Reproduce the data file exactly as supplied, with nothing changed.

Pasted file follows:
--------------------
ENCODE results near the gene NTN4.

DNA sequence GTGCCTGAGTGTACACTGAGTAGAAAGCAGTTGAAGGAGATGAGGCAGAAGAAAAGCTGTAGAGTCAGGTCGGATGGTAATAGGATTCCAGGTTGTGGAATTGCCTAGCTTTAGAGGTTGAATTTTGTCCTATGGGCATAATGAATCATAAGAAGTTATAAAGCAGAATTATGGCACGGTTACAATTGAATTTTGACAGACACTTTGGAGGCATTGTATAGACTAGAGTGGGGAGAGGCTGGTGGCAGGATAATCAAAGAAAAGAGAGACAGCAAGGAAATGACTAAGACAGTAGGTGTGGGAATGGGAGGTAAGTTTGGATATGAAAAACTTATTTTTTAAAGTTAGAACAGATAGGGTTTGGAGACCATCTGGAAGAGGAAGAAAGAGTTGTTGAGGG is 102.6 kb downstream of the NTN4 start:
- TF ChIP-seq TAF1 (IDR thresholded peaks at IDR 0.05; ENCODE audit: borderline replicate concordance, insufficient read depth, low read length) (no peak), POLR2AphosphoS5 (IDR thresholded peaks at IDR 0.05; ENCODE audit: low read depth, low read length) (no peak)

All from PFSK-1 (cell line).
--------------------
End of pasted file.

ENCODE results near the gene NTN4.

DNA sequence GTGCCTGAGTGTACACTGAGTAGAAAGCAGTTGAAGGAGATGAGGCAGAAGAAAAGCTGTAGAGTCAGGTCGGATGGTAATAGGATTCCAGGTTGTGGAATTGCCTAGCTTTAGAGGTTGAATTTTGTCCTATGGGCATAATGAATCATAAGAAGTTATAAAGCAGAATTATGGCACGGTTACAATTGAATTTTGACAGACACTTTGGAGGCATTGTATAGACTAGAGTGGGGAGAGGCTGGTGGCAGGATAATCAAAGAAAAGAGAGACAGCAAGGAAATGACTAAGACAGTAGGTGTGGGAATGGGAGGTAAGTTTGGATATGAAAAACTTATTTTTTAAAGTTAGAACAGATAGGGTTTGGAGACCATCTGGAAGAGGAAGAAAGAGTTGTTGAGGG is 102.6 kb downstream of the NTN4 start:
- TF ChIP-seq TAF1 (IDR thresholded peaks at IDR 0.05; ENCODE audit: borderline replicate concordance, insufficient read depth, low read length) (no peak), POLR2AphosphoS5 (IDR thresholded peaks at IDR 0.05; ENCODE audit: low read depth, low read length) (no peak)

All from PFSK-1 (cell line).